• A four-million-gallon thermal-energy storage tank, measuring about 160 feet long, will be placed about 30 feet below the new Jefferson Avenue Sports Complex half field. It will chill water via electricity at night, when unit costs for electricity are less expensive, for reuse in the heat of the day when the chilled water provides cooling for campus buildings. The project – to cost about $5 million – will save the university between $400,000 to $500,000 per year, to then be used to recoup project costs, while also reducing peak electric demand by about 4,500 kiloWatts (kW). 
  • New occupancy sensors in UC’s College of Design, Architecture, Art, and Planning (DAAP).
  • An upcoming energy audit in UC’s Campus Recreation Center and the placement of LED lights over the Olympic-size lap pool.

These most-recent efforts are a continuation of a quarter century of energy-reduction initiatives. During the past 25 years, UC has consistently reduced energy usage 3-5 percent per year. So, even as the university grew, its energy load was minimized. As UC moves forward with energy-efficient efforts and building renovations, it’s expected that the energy “payback” for any efficiency project will range from 1 to 15 years.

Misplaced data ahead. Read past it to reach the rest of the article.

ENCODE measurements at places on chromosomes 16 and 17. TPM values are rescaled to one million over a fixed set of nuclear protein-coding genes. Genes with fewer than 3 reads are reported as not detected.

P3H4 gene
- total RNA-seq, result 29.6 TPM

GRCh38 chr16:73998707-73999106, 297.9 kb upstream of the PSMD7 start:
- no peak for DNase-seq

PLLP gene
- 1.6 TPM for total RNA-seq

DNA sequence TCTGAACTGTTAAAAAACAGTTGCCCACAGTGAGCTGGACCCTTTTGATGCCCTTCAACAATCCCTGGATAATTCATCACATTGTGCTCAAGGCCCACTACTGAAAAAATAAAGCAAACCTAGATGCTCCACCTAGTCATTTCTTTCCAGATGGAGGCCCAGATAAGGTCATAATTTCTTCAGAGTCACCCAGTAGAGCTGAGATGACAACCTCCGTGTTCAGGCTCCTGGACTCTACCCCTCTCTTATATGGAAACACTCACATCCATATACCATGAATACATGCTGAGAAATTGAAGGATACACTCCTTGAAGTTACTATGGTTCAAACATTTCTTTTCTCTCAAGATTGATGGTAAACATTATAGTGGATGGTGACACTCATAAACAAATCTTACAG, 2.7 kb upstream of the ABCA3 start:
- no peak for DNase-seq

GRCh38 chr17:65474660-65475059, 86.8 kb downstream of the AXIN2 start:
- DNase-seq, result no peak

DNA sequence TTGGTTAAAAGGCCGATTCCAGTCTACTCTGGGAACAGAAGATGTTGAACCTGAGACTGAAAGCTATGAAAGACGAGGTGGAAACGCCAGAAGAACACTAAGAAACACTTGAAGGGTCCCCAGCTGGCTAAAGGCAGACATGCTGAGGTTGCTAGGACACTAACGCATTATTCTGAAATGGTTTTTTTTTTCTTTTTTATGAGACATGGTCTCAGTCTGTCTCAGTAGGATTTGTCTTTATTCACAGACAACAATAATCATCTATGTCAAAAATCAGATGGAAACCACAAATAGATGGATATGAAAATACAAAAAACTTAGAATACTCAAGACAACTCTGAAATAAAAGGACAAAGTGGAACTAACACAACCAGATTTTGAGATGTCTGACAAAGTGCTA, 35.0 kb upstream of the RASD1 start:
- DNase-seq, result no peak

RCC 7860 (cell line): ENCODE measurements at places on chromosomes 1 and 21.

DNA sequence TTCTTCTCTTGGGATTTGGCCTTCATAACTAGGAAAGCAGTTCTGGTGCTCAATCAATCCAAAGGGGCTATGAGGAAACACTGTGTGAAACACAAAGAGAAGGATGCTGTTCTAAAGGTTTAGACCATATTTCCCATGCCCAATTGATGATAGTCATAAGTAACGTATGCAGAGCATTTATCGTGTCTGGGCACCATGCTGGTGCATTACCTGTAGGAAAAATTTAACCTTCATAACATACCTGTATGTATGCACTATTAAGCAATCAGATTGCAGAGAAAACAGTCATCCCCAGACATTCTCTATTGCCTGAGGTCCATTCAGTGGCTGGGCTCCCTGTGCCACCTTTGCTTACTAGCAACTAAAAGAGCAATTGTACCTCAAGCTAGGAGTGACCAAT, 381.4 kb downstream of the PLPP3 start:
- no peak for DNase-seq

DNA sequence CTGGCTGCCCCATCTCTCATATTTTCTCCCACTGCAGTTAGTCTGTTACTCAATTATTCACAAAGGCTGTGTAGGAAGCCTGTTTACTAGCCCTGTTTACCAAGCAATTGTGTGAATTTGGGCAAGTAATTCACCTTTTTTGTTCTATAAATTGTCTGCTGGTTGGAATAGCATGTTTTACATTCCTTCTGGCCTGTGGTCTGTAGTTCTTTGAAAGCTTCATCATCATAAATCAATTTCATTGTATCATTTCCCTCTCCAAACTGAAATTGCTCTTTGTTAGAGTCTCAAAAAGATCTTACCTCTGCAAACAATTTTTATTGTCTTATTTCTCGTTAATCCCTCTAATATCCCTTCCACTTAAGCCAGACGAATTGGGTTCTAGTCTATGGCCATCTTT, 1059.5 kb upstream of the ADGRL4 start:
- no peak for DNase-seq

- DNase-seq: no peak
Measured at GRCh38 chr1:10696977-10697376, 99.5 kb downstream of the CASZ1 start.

ONGOING NO- OR LOW-COST CONSERVATION EFFORTS
Standard means for saving energy are always in use at UC. These include

  • Changing room-temperature settings: Higher cooling set points in the summer and lower heating set points in winter.
  • Reducing ventilation when structures are unoccupied.
  • Changes to direct digital control systems, such as optimizing supply-pressure set points.
  • Projects to turn off lights when they are not needed and to replace incandescent bulbs with compact fluorescent ones.


BUILDINGS COMPRISE THE BULK OF ENERGY COSTS

Buildings are the world’s energy eaters, consuming nearly 40 percent of overall energy resources in the United States – more than transportation or industry. For instance, commercial and residential buildings guzzle 70 percent of all electricity in the U.S.